ACoAs: Lack of TRUST (Part 1)


con man 

WHO CAN I DEPEND ON?
for sure NOT my family!

PREVIOUS:
 Early Trust Betrayal

REVIEW post: ‘Parents Blaming us

 

1. DEFINITION of Legitimate Trust
Re. OURSELVES 
• being able to rely on our own observations, judgement & intuition
• when exposing our vulnerabilities to someone, assuming they won’t take advantage of or abuse our openness, but knowing we can’t control their reactions
• having confidence placed in us by someone else & accepting the obligation that entails

Re. OTHERS
• identify how someone is going to act (predictably, either in a good or bad way) & gauge our probable losses & gains – based on what we already know about them, using their past performance as a guide
• having a firm belief in the integrity, ability or character of a person or thing, from our own experience, or based on accepting the opinion of a highly reliable source
• Hope: to be able to rely on something or someone in the future / to expect a specific outcome with assurance

LIFE STAGES Erik Erikson, a German psychoanalyst heavily influenced by Sigmund Freud, developed a psycho-social theory of personality development, which included the impact of external factors (parents and society) ON our:life cycle
— ego identity (the self)
— personal identity (what distinguishes one person from another)
— social/cultural identity (collection of social roles a person might play)

According to Erikson’s theory, every person must pass through a series of interrelated stages over the entire life cycle:                                 AGES:
1. Infant              (Hope) – Basic Trust vs. Mistrust              Birth to 18 mths
2. Toddler           (Will)   – Autonomy vs. Shame                      18 mths to 3 yrs
3. Preschooler   (Purpose) – Initiative vs. Guilt                            3 to 5
4. School-Age   (Competence) – Industry vs. Inferiority            6 to 12
5. Adolescent     (Fidelity) – Identity vs. Identity Diffusion       12 to 18
6. Young Adult   (Love)    – Intimacy vs. Isolation                        18 to 35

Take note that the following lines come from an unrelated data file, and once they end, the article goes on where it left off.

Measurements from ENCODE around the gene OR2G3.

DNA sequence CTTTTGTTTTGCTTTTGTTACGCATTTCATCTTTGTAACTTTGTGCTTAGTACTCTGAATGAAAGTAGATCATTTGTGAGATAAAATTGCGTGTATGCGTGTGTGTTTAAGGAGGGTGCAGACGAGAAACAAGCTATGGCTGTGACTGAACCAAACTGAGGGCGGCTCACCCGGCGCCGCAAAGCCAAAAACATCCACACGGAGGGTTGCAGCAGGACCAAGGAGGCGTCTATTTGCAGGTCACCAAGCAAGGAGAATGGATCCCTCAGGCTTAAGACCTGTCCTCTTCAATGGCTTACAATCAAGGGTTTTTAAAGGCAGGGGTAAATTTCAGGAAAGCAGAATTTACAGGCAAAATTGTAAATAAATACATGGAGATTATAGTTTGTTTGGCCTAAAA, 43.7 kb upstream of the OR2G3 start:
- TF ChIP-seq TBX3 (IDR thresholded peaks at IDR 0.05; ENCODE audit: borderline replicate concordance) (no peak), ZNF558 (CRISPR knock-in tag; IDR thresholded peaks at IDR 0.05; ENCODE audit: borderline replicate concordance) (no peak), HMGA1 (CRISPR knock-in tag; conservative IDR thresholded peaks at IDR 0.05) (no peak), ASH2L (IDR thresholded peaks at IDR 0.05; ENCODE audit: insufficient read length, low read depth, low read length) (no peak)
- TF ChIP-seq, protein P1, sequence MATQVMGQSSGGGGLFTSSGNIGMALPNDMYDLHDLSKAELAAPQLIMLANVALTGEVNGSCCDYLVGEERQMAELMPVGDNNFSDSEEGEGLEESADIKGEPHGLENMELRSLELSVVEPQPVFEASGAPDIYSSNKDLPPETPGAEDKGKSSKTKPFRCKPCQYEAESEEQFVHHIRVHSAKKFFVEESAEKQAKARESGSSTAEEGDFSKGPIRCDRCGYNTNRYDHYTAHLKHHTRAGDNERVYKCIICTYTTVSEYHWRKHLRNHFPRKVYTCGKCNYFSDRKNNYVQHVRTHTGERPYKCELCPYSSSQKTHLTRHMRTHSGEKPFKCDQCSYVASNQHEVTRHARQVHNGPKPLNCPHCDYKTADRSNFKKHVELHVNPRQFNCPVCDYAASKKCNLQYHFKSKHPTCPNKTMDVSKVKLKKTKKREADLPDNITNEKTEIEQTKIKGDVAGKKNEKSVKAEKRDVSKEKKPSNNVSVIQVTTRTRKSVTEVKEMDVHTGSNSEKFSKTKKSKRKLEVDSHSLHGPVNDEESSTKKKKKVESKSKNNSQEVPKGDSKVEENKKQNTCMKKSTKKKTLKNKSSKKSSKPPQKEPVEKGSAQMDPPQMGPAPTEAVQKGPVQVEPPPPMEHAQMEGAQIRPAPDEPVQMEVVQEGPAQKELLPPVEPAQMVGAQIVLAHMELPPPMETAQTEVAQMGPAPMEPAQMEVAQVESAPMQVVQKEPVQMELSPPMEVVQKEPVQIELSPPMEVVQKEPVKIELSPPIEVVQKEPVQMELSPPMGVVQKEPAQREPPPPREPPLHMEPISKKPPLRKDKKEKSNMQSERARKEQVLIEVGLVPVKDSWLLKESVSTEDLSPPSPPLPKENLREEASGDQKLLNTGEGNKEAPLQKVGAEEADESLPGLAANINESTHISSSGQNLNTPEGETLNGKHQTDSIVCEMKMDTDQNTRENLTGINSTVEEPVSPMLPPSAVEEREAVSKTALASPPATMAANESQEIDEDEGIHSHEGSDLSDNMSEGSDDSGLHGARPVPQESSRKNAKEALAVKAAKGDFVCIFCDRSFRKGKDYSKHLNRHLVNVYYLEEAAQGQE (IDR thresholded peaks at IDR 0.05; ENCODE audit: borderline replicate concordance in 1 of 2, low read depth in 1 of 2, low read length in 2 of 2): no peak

7. Middle-aged  (Care) – Generativity* vs. Self-absorption      35 to 55/65
8. Older Adult    (Wisdom) – Integrity vs. Despair                      55/65 to 0

(* Generativity: a concern for others developed during middle age, esp. a need to nurture & guide younger people, and contribute to the next generation)

IN Infancy (Stage 1) the major emphasis is on parental ability to nurture & care for the child, especially using visual contact & touch, so:
— in a safe environment the child will develop optimism, trust, confidence and security
— in an unsafe home, he or she will develop insecurity, worthlessness, and general mistrust of the world

In an episode of LIE TO ME, (TV series, Fall 2010), Dr. Lightman says:
“The way to make a disturbed personality is: Constant Criticism & Lack of Affection – it works every time” !unsafe

ACoAs often say : ‘I can’t trust anyone’ –  the focus being on ‘anyone’ ie. everyone. This is not totally accurate, because altho’ our parents were not safe, most of us do have/ or have had a few people throughout our life who have proven themselves trustworthy (even if not perfectly!)

MAIN reasons we say this is that as unhealed ACoAs :
a. We haven’t learned to trust our own observations, experience, intelligence & intuition!
b. keep picking and staying with toxic people, & keep getting burned. Strange that we are surprised each time!
c. want/ expect / demand the assurance that whatever or whomever we put our trust in will never ever let us down, disappoint, abandon or hurt us!

This demand is:
• B & W, ‘all or nothing’ thinking (a CD) – typical of children and thdemanginge emotional immature
• the position of the WIC, who wants everyone to be the good parent we never had, so we don’t have to grow up & take care of ourselves
• an expression of co-dependence – being focused on others, outside of ourselves, instead of internally listening to what we know to be true

NOTE
• The Healthy Adult ego state knows no one can be perfectly dependable, & knowing the wish for it is not possible – we would not expect it.  Since secretly demanding others to be absolutely 100% ‘safe’ is UNrealistic (before we can trust), leaves us vulnerable. Sooner or later we always get disappointed, which leaves us in the same old place – over & over – convinced that people are not trustworthy

• There are legitimate reasons to not trust certain kinds of people – especially the tripping othersnot-so-obvious one! – which we definitely need to acknowledge, & then stay away from.  Our past experiences with them should not be ignored, especially as we become sure of our ‘evidence’.  Keep a log for a month (or as long as needed) of each time you feel unsafe with someone & see what patterns show up. Then take a small action to change the situation or relationship

• Another post covers “Over-trusting”

NEXT: Lack of Trust (Part 2)

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